I was born into a line of creative people. It’s a family that values and shares and supports creativity and there are many of us, spanning generations, exploring all kinds of arts related pursuits in many forms.
My father has expressed his artistic self with visual arts and music all his life, and one of the things I love most about him is what one might call “creative industriousness.” He likes to find creative solutions to little problems and tasks using available implements and recycled materials. Whenever he would visit us at our old house in Windsor he would go around and fix and patch up and repair, and after he left there was always a warm pleasure and satisfaction in at least one small thing looking or functioning better.
My dad’s workshops are stocked with implements and tools collected over a lifetime, and in other peoples’ lifetimes. When he inherited the shed and workshop that went with the cottage he bought on the island, he got with it a world of items and mementos and tools collected by the previous owner Kathleen. For anyone with the mildest interest in history (and love of workshops and studios like me), that workshop is a treasure. Dad spends parts of every day out there in spring and summer, listening to CBC Radio One and working on any number of creative projects.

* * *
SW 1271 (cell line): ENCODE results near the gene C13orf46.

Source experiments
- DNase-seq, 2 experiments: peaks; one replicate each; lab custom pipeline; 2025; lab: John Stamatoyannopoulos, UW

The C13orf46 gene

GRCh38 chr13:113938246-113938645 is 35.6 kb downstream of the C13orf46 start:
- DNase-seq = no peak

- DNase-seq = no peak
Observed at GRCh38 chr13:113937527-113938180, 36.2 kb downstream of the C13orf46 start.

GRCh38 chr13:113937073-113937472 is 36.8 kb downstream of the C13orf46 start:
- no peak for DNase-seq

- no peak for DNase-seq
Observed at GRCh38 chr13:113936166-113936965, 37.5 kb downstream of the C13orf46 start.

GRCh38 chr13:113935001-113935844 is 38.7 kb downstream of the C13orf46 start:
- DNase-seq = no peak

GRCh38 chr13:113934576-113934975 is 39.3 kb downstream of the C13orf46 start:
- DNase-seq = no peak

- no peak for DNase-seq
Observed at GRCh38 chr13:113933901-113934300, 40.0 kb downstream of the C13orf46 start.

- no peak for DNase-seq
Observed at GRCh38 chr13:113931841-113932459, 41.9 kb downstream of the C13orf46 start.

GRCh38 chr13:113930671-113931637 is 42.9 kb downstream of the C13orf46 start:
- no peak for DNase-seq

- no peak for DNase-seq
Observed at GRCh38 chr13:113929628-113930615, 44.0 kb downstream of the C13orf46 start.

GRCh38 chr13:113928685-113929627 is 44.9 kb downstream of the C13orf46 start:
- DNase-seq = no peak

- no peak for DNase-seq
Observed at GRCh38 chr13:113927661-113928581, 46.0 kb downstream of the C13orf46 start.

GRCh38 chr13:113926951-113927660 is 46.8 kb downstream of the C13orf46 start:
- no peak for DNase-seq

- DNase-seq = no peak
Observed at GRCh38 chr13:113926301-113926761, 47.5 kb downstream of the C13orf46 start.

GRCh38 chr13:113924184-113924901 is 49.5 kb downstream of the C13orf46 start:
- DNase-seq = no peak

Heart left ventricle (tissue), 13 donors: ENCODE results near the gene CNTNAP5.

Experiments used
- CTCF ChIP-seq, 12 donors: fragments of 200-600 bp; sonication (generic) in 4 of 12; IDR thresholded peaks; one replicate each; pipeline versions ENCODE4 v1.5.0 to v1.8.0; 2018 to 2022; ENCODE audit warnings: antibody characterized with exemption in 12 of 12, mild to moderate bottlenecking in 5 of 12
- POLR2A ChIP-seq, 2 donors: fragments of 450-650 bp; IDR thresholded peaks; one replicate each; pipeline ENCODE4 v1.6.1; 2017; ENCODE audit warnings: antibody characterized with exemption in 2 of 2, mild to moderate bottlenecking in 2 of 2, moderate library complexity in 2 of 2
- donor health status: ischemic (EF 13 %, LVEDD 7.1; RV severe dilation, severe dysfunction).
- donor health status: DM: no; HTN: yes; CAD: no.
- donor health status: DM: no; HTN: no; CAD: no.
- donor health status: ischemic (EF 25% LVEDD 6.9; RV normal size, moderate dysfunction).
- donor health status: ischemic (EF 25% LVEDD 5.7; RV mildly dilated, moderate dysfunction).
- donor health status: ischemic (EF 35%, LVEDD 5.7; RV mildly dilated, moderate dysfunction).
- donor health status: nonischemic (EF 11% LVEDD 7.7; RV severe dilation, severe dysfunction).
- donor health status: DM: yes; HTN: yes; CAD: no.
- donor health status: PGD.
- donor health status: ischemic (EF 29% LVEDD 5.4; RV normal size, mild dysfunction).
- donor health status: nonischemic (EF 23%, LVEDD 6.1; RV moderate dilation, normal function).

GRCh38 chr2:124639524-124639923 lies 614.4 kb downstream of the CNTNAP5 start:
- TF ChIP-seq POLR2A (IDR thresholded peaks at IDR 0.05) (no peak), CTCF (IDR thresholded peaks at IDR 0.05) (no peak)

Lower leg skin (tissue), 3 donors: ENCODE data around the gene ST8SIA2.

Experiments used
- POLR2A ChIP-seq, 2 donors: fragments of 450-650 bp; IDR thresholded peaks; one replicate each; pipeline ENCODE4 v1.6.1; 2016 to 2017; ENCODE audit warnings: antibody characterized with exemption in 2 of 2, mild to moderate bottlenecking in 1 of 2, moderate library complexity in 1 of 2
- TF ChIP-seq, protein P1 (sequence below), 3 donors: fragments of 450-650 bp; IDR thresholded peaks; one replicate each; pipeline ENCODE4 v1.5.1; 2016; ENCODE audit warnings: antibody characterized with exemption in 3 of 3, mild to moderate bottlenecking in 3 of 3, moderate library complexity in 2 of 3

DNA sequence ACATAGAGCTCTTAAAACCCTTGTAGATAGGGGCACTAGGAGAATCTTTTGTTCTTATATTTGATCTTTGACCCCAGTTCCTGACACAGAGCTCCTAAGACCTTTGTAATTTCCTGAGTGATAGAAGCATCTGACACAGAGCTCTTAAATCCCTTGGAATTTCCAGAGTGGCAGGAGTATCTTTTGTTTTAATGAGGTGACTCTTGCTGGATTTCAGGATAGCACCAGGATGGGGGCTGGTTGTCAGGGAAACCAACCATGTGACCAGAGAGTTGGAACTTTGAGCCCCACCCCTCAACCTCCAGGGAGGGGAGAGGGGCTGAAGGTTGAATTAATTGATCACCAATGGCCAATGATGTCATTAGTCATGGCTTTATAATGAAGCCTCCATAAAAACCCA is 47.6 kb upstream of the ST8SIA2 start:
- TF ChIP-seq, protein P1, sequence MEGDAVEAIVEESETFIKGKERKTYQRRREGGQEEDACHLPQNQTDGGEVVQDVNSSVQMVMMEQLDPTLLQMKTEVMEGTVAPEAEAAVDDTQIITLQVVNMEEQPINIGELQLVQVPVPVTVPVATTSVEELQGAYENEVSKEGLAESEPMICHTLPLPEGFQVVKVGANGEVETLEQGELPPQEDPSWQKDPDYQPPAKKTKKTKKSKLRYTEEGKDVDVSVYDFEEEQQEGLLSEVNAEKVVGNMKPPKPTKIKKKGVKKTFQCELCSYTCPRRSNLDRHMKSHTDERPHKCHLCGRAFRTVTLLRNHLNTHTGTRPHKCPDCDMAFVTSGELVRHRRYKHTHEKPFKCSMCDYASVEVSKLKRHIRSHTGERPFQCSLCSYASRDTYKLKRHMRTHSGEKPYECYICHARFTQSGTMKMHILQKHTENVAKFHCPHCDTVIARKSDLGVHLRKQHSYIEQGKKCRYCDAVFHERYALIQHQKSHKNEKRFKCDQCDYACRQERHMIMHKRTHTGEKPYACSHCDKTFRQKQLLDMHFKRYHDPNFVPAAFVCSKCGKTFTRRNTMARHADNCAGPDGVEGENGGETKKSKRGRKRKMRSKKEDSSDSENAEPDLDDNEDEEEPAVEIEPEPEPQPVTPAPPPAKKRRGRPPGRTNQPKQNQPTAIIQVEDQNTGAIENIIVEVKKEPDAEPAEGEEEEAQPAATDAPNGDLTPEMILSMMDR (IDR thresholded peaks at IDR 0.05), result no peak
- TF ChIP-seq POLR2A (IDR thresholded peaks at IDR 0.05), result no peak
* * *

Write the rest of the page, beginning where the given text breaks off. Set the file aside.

Like his model ships – an ongoing endeavour. The project began with a detailed prefab model given to him to assemble by a friend some years ago, and now he plans them and handcrafts them from his own design and materials, based on pictures and archival data he digs up. It’s a patient, detailed process, taking a season or a year to complete one ship. Many of the tiny details on his ships are crafted from items we overlook and pitch out in the daily scheme of things.
And then there are the birdhouses, my stepmother Julie’s project with her pal Jan: “Bent Nail Productions.” Dad builds the structures, again recycling materials at hand, and Julie and Jan embellish and sell them.
My dad gets industriously creative in the old cottage gardens, where he plants marigolds and splits perennials and restarts old geraniums from year to year and grows snap peas just for the pleasure of eating them raw.
Dad gives little kids drawing tips and lessons on creating perspective on a page. For me he’s tackled fixing almost anything, even plumbing, which he does not enjoy but he does it because he can. Dad gets great satisfaction from creating things with his hands, finishing them with uncompromised care and meticulousness the rest of us can barely comprehend. And he puts his own creative stamp on every iced cake served at family events.
My father appreciates individuality and old things and beauty, and all my life he’s been my creative inspiration. Of my favourite places to be in the world are with him in his creative spaces. I feel lucky that I’ve inherited his artistic perspective, and for many reasons more than that, I’m glad I get to be his daughter.